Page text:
Author: Jerry D. Moore (University of California Press, 2012)
Home. The word evokes countless mental images, feelings and emotions. Yet, as we go about our daily lives filled with hectic schedules, affordability concerns, and an unpredictable economy, we tend to overlook the rich and varied history of our domestic dwellings. From the seasonal settlements of the earliest hominids to the transparent skyscrapers of the present, humans have moved well beyond building simple ‘shelters’ common in the animal kingdom. Our drive to build homes has lead to experimenting with countless different modes of living for thousands of years, across the diverse landscapes of our planet.
With this in mind, although the technologies we have developed have changed drastically over the centuries, we share many of the same motivations and needs as those our who first tried to create an environment within which to dwell. As such, traveling across the historical arc of homes intimately connects us to our ancestors and uncovers the many struggles and similarities we share—a journey well worth undertaking, especially under the experienced guidance of California State University Professor of Anthropology Jerry D. Moore in The Prehistory of Home.
In the words of the author, “The goal of the books is to survey the ways that small, forgotten things from the past illuminate the varieties of the domestic experience…and explore how the broad archeological of understanding the past intersects with the continuing human domestic project.” Towards this end, the book is organized into 12 chapters—The Prehistory of Home, Starter Homes, Mobile Homes, Durable Goods, Model Homes, Apartment Living, Gated Communities, Noble House, Sacred Homes, Home Fires, Going Home and Conclusion— each of which tackles a broad theme that pierces through cultural and temporal distinctions.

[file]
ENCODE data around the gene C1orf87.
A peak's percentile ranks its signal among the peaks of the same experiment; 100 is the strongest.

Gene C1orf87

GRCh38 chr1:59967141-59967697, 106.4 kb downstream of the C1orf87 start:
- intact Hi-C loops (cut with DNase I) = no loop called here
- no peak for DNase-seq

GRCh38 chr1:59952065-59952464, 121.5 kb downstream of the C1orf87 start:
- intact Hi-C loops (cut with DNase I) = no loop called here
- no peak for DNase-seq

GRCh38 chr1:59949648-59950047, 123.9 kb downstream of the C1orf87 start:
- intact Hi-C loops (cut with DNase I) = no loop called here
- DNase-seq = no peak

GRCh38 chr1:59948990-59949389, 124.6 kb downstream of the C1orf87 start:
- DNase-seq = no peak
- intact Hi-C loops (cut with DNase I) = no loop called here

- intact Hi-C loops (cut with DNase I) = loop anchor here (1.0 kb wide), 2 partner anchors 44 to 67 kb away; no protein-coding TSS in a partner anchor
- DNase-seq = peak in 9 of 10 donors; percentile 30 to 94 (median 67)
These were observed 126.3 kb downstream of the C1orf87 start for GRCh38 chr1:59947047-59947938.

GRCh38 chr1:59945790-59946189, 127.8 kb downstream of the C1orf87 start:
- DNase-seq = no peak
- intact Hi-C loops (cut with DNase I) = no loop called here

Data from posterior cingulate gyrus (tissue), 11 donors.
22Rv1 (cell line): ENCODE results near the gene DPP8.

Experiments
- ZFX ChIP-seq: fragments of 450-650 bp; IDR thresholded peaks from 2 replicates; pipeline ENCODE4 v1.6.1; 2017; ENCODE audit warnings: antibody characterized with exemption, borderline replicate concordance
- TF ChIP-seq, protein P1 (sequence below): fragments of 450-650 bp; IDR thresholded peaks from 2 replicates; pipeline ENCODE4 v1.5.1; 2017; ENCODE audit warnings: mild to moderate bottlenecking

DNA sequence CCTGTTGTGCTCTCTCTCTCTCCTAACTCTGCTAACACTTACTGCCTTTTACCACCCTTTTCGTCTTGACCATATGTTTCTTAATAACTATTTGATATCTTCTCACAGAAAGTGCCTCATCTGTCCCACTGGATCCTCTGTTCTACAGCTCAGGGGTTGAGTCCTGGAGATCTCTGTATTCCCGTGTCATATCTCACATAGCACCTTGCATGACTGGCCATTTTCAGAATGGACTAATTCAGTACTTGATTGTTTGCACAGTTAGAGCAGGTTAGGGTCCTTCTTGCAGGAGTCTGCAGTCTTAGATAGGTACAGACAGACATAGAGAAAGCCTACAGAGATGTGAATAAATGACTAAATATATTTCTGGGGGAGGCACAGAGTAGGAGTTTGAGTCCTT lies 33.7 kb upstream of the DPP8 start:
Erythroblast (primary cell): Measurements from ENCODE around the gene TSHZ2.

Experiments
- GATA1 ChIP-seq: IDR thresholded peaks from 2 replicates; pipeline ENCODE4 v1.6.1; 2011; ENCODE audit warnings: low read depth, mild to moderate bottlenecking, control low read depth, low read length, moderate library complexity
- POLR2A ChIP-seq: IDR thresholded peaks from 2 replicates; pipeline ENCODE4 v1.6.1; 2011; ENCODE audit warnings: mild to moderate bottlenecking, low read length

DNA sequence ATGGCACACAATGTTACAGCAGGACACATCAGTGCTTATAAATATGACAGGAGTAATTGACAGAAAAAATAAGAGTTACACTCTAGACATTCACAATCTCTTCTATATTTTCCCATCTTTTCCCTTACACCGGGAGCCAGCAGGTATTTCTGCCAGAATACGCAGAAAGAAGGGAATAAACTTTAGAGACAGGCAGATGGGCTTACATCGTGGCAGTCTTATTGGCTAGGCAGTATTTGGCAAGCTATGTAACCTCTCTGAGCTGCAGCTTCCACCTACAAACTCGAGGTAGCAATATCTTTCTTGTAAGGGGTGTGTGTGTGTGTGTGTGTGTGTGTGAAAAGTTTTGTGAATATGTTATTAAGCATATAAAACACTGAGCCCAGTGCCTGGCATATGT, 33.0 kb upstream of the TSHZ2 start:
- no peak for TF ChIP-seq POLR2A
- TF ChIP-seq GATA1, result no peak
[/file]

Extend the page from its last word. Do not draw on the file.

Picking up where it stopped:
For example, one of my favorite chapters, Durable Goods, focuses on the development of sedentism and the home as a vehicle of storing goods. Within, Moore touches upon a number of fascinating issues connecting the 13, 500 year old Jomon homes of Japan to the current growth of self-storage facilities in North America used to hold all the stuff we own today.
All the other chapters make similar connections across time and space and roughly follow the same format: starting with a few introductory paragraphs that touches generally upon the theme in question, followed by a rich and varied historical looking at how humans have handled the issue over centuries past to present, and concluding with a wonderfully succinct recap of the section – lessons learned and food for thought. A small handful of images speak to the content discussed, but these do not account for a significant part of the book.
The Prehistory of Home is an exquisite and fascinating look into the rich diversity of different settlements across culture, place, and time. The language is extremely accessible – even poetic, at times. The topic, relevant. And its simple format with chapters that include concise introductions and conclusions make it an easy book to reference once one has finished.
This is an excellent book for anybody seeking a deeper understand of the built environment and the unique role of homes within it. Planners, architects and designers – who tend to focus intently within their particular disciplines – would certainly benefit from the large-scale perspective on the subject. I don’t hesitate to say that it is one of my top choices for 2012, and it will proudly join the bookshelf alongside the most thought-provoking and influential books I have read to-date.
Erick Villagomez is the Editor-in-chief at Spacing Vancouver. He is also an educator, independent researcher and designer with personal and professional interests in the urban landscapes. His private practice – Metis Design|Build – is an innovative practice dedicated to a collaborative and ecologically responsible approach to the design and construction of places. You can also see some of his drawing and digital painting adventures at Visual Thoughts.